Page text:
A Ball State student filed a lawsuit against the university and its Board of Trustees — one of many similar lawsuits filed against universities by students around the country who weren’t satisfied with the quality of instruction and services rendered during the COVID-19 pandemic.
Keller Mellowitz, junior legal studies major, filed the class action lawsuit May 1 in the Marion County Superior/Circuit Court seeking reimbursement for services that weren’t provided to students in the spring 2020 semester as a result of Ball State’s response to the COVID-19 pandemic.
According to the class action complaint, the fees include, but aren’t limited to, in-person tuition, student services fees, university technology fees, student recreation fees, student health fees, and student transportation fees.
The class action lawsuit proposes to represent more than 20,000 students who were enrolled at Ball State during the spring 2020 semester. It states Ball State’s termination and/or failure to provide services for which fees were paid constitutes a “breach of contract” and that the university has been “unjustly enriched” by retaining the fees for these services.
Beginning March 16, Ball State suspended all in-person classes at the university and all students were asked to move out of residence halls by March 24 with few exceptions being made. According to Ball State’s website, the university welcomed 22,541 students at the start of the fall 2019 semester.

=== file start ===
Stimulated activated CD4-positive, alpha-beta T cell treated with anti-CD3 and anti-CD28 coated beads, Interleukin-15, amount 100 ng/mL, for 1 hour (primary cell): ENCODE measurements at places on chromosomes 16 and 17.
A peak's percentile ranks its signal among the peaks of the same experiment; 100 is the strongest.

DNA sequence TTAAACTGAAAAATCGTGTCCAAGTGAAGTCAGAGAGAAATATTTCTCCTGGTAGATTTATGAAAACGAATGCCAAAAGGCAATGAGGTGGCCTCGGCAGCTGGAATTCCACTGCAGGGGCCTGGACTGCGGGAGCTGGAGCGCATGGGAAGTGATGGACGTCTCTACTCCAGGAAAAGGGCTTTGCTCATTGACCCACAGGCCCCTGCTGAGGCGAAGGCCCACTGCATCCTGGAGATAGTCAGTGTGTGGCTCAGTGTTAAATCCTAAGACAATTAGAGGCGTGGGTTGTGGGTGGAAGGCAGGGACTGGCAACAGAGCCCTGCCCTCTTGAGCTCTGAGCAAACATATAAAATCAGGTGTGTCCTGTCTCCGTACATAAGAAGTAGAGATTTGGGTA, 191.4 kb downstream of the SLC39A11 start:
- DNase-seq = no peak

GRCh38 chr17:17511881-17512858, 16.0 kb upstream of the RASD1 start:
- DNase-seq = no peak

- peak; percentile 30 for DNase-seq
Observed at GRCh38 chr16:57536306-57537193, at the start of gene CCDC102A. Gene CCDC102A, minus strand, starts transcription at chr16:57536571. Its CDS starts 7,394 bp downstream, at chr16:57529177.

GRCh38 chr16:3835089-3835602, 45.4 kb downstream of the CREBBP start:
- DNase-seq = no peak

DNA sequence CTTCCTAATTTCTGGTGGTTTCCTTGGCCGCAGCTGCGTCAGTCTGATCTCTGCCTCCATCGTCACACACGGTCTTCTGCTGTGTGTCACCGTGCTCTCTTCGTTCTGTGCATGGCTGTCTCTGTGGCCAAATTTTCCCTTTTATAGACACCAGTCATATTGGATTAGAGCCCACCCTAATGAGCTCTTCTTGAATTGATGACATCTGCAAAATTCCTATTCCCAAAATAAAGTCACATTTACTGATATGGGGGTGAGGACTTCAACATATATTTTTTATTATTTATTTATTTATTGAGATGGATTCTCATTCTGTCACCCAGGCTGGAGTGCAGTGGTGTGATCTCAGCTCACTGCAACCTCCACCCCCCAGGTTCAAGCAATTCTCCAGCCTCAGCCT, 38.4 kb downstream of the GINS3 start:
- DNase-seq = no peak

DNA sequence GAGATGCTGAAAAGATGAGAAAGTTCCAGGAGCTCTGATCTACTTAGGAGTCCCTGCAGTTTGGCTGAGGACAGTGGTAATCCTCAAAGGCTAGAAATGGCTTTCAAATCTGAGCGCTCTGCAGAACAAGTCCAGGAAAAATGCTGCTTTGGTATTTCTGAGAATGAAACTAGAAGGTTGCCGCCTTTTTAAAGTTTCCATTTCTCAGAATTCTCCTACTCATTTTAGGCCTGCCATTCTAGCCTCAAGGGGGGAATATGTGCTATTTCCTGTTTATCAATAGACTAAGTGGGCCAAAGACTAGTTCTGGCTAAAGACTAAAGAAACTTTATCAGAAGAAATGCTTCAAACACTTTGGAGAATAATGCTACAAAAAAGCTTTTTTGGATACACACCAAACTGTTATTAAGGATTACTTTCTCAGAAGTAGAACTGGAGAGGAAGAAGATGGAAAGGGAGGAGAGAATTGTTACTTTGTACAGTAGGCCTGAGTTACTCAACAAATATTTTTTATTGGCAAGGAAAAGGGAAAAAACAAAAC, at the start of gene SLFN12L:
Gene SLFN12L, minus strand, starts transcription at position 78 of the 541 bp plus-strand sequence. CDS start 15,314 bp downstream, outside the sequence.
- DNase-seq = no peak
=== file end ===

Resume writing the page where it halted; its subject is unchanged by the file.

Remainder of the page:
Ball State students who lived in residence halls during the semester will receive a credit to their bursar accounts in the appropriate pro-rata amount to be applied to future expenses, according to the university’s COVID-19 website.
Eric Pavlack, principal attorney representing Mellowitz and owner of Pavlack Law, an Indianapolis-based law firm, said the lawsuit is similar to ones filed recently by students against Indiana University and Purdue University and several other universities across the country.
Mellowitz said he did not have any further comments on the lawsuit and directed any further questions to Pavlack.
Pavlack said there isn’t a set settlement amount they are seeking as of yet. He said the amount will depend on the pro-rata portion of the fees that was paid for services that his client claims weren’t provided during the semester, which has yet to be determined.
“I am optimistic that the court and the jury will agree that a student shouldn’t be charged for services that Ball State is not providing to them,” Pavlack said. “It is our understanding, based on information from students, that the makeshift online courses that have taken the place of their in-person courses is very haphazard and not an adequate substitute for in-person instruction.”
Kathy Wolf, vice president of marketing and communications at Ball State, said in an email the university has decided not to refund tuition because “through our prompt and effective transition to remote learning and other alternative teaching and learning activities, our faculty and staff enabled our students to complete their courses and continue making satisfactory progress toward earning their degrees.”
Wolf said the university offered credits and refunds to students for housing and dining services “because we were not able to provide comparable services.”
She said Ball State will respond to the lawsuit through the appropriate legal processes.